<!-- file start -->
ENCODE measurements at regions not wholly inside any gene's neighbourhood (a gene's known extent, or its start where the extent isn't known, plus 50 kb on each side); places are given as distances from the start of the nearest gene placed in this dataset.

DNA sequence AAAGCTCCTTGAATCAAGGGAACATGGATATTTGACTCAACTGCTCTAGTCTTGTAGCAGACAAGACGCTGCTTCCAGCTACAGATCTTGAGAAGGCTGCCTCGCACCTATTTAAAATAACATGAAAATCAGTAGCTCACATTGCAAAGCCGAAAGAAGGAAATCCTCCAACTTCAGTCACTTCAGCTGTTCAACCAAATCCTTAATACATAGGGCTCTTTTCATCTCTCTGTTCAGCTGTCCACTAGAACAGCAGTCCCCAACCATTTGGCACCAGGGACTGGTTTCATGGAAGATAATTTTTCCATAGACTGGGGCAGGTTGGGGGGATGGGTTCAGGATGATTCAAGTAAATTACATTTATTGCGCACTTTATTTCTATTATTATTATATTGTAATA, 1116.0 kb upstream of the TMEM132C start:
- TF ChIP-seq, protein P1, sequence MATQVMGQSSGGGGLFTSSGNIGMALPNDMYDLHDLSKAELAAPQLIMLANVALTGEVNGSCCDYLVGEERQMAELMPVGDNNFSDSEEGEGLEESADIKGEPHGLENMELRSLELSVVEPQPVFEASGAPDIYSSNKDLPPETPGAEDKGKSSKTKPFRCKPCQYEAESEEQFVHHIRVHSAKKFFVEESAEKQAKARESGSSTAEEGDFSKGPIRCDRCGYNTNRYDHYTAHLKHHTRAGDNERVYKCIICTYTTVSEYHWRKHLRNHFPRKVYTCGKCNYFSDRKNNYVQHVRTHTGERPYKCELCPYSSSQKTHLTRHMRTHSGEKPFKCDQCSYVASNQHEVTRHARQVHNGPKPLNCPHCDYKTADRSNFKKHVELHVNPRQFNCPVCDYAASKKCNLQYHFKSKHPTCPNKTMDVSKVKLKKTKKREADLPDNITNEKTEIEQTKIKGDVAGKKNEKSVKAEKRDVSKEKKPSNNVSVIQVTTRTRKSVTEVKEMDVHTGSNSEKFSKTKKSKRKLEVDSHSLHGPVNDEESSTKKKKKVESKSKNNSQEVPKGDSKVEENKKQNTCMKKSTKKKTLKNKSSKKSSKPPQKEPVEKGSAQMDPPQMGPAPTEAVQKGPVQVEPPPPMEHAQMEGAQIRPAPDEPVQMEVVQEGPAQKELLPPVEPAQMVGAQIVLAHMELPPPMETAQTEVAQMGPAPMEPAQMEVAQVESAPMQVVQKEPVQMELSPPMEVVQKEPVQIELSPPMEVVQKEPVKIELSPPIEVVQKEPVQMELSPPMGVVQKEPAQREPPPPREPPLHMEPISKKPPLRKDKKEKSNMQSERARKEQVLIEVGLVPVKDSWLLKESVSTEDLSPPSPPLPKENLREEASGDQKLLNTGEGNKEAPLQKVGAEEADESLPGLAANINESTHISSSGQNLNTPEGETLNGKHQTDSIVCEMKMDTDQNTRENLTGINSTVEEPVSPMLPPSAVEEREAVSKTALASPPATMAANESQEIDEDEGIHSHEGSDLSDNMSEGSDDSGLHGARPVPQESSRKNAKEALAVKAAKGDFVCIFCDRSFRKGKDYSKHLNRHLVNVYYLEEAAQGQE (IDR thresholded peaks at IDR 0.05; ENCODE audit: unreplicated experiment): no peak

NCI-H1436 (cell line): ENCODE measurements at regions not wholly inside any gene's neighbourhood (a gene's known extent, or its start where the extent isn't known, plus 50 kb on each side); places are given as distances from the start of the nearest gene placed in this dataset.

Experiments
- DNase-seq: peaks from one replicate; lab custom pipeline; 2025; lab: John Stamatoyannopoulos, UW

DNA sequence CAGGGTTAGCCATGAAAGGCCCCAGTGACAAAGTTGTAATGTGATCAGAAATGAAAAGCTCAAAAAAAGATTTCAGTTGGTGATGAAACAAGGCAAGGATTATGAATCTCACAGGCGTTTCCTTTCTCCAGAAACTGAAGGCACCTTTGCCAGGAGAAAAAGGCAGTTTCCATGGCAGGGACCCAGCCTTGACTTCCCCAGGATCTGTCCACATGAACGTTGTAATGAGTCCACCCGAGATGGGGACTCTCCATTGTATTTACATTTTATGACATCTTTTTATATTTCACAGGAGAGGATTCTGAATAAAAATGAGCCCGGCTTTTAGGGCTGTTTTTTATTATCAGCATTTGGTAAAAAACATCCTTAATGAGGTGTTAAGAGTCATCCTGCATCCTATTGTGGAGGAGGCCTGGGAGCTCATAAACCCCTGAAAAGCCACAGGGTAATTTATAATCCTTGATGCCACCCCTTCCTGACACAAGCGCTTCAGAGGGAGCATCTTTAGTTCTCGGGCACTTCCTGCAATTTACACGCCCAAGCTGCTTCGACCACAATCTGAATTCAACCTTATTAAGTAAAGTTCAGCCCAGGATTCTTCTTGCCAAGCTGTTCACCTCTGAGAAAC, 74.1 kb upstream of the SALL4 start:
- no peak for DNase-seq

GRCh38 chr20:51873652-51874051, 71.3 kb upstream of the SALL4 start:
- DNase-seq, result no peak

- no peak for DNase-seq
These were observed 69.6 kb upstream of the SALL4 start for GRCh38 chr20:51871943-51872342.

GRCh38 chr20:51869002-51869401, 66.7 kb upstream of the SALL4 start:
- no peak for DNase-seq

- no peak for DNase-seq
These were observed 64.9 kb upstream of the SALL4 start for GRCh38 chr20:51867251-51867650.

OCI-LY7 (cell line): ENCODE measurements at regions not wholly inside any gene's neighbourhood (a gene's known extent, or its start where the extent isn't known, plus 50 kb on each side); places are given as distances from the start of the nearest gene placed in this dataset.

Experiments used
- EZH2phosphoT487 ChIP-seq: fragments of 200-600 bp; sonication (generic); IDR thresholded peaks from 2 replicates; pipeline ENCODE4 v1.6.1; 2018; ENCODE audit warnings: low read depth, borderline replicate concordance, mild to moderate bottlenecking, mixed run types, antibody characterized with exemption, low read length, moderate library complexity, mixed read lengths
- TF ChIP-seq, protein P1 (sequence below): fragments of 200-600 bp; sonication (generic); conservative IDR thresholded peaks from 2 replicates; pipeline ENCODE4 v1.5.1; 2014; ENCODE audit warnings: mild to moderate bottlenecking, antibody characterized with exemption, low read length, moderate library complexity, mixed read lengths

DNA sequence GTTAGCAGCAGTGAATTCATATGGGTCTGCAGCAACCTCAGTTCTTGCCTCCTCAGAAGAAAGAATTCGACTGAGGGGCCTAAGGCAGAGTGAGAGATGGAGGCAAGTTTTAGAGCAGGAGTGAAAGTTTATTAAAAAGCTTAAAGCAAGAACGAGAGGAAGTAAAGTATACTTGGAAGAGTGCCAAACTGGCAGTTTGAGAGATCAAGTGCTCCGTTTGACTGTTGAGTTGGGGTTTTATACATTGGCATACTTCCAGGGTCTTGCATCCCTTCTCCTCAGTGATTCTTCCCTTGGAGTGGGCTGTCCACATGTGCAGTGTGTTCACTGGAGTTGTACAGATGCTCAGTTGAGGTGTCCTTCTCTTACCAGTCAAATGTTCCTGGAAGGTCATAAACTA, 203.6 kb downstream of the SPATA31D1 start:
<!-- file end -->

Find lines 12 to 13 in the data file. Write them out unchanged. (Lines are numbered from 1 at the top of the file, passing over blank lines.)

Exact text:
These were observed 69.6 kb upstream of the SALL4 start for GRCh38 chr20:51871943-51872342.

GRCh38 chr20:51869002-51869401, 66.7 kb upstream of the SALL4 start: